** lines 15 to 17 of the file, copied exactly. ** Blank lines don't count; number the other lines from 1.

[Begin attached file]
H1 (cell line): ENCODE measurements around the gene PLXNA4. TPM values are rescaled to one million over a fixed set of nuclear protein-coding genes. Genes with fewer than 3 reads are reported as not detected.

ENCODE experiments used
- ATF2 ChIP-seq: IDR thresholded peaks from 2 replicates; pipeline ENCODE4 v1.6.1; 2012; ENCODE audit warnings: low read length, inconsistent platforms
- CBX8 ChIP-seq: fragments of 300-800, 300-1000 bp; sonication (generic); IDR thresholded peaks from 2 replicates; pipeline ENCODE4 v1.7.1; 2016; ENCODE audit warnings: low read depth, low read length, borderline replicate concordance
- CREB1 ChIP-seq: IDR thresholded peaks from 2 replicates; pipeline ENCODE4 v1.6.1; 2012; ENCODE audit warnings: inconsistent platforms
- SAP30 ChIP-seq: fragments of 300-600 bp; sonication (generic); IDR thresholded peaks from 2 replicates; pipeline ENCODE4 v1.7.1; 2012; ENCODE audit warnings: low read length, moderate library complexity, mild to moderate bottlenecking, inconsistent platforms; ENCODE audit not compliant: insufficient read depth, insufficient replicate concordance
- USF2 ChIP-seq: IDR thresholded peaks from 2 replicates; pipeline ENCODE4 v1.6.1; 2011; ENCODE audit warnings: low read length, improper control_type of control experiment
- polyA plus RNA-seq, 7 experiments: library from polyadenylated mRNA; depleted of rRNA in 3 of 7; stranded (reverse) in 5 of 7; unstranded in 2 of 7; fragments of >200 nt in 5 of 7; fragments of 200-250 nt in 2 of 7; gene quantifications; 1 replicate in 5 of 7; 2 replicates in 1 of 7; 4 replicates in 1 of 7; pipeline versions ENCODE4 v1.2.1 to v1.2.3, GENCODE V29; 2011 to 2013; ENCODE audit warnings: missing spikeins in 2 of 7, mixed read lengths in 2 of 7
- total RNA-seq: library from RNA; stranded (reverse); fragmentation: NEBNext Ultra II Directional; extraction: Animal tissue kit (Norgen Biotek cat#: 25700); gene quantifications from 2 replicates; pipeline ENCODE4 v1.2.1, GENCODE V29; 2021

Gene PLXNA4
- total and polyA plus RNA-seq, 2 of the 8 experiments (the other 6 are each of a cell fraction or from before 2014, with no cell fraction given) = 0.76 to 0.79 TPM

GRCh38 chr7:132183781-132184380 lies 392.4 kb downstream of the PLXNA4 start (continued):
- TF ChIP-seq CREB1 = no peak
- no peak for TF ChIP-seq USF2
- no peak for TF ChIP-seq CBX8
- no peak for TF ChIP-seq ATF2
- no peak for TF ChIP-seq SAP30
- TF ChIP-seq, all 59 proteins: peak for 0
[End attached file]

- no peak for TF ChIP-seq CBX8
- no peak for TF ChIP-seq ATF2
- no peak for TF ChIP-seq SAP30